Meanwhile in taekwondo I was going to the dojang 5-6 days a week. Some of those hours were spent training in my own upper ranking classes, and other hours were spent helping my Master teach lower ranking classes. We had a little clique of black belts that cracked each other up with jokes and worked together well as a team when it was time to lead in class or coach our students at tournaments. I couldn’t wait to get to taekwondo every day, plus I had my second dan test to look forward to at the end of 2017.
2018…not so much.
This year started out as a big ball of stress: During January I was filling in for the lead facilitator at new employee orientation, which my department hosts every week for 80-100 people. I had been specifically chosen for this task because I was so well regarded as a speaker even though I am extremely introverted. I don’t know where that talent comes from. Black belt mojo I guess. [insert eyeroll here] While it was fun and somewhat fulfilling, it was utterly exhausting. I didn’t like giving up my Monday every week. I didn’t like having to be “on stage” and deplete all my energy.
In addition to orientation I was quickly being pulled into other time-consuming work projects plus learning that expectations of myself and my team had changed as well as the direction of our work. I didn’t like some of that change. While I’m financially comfortable and really do enjoy my job most of the time, I was starting to feel stuck. I don’t want to do training anymore even though apparently I’m pretty good at it. I want to shift to coaching and writing and have more quiet time. I do have those opportunities on a small scale in my current role, but my “talent” as a facilitator will be tapped into more often this year and the next. I haven’t left due to some sense of loyalty and fear of certain consequences (namely, not having income).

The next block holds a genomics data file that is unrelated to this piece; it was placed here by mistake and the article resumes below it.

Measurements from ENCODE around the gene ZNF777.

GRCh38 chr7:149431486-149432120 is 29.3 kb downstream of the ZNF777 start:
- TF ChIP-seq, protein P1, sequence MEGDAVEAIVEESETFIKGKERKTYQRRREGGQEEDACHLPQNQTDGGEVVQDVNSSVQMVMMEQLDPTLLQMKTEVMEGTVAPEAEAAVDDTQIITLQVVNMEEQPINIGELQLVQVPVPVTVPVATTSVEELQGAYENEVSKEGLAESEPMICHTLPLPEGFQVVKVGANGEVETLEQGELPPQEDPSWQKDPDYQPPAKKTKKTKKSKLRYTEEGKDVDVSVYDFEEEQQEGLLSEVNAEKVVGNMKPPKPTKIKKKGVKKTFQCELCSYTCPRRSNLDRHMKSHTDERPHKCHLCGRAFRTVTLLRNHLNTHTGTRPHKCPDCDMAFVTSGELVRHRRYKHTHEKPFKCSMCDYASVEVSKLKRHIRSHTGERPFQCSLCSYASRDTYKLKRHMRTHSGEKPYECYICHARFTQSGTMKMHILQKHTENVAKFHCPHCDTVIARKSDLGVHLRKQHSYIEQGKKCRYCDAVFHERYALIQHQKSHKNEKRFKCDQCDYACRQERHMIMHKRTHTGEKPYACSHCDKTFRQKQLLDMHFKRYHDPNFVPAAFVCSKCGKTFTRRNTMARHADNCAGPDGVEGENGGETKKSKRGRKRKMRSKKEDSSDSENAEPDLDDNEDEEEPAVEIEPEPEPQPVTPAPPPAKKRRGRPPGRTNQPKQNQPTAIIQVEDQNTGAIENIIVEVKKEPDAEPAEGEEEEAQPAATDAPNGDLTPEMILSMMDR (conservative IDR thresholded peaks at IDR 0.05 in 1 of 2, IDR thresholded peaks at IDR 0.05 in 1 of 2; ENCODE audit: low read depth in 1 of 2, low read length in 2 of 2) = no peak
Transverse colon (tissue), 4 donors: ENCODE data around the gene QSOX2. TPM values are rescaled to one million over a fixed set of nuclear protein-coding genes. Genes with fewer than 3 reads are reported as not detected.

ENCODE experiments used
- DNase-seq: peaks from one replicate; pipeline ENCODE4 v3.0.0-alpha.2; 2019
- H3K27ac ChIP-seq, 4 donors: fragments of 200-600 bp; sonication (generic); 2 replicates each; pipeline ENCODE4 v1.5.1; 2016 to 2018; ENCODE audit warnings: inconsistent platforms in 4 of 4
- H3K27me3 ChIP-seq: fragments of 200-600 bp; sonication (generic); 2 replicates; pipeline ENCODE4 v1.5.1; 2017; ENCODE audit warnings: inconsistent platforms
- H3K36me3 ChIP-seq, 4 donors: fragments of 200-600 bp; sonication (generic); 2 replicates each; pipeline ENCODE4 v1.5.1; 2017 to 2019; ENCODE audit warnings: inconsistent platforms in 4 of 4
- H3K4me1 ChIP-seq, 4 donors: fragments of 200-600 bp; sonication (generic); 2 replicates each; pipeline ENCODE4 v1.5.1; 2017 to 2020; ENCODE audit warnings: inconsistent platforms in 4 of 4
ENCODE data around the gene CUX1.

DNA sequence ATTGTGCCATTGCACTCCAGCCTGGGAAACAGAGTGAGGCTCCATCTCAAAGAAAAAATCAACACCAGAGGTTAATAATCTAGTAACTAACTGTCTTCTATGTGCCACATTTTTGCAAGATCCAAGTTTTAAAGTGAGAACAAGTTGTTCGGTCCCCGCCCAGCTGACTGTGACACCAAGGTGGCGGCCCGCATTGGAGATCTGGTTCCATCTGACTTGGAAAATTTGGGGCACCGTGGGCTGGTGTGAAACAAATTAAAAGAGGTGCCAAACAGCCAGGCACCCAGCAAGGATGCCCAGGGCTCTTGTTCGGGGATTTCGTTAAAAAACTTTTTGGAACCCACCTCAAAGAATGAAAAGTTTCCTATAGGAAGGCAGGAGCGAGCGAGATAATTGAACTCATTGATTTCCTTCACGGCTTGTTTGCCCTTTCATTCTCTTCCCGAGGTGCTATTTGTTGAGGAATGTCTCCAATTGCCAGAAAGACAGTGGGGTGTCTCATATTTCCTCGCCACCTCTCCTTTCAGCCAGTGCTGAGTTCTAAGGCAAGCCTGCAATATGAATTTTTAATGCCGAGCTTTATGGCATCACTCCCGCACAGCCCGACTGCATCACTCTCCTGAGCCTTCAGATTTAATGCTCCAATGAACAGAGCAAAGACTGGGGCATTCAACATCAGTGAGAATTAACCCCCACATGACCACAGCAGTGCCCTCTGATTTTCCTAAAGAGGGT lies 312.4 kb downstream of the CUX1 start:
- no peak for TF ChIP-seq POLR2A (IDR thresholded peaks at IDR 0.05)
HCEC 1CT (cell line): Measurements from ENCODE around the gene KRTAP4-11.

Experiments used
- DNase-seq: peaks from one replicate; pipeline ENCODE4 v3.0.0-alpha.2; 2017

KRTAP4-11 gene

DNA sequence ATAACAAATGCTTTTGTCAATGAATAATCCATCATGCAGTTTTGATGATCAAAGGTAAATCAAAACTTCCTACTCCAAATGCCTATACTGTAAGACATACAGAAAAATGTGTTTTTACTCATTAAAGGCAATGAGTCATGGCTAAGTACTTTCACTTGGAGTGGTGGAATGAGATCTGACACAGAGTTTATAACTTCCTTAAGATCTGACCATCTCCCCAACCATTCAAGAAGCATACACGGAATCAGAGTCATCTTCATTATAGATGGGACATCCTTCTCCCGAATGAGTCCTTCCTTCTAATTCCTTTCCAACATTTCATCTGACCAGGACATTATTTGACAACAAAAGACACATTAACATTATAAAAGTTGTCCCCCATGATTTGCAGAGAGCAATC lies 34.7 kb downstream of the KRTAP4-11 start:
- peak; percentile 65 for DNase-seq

Meanwhile in taekwondo we went through a MAJOR shift that took up a lot of physical and emotional energy. We were moving from our dojang to a community center at the beginning of this year. Every day for the first week or two in January I worked all day and then spent hours at the dojang with other students and family members helping to pack up and store items from the school. I took it upon myself to text parents daily about changing class schedules. I was micromanaging the process, and I wore myself out. I didn’t like this change.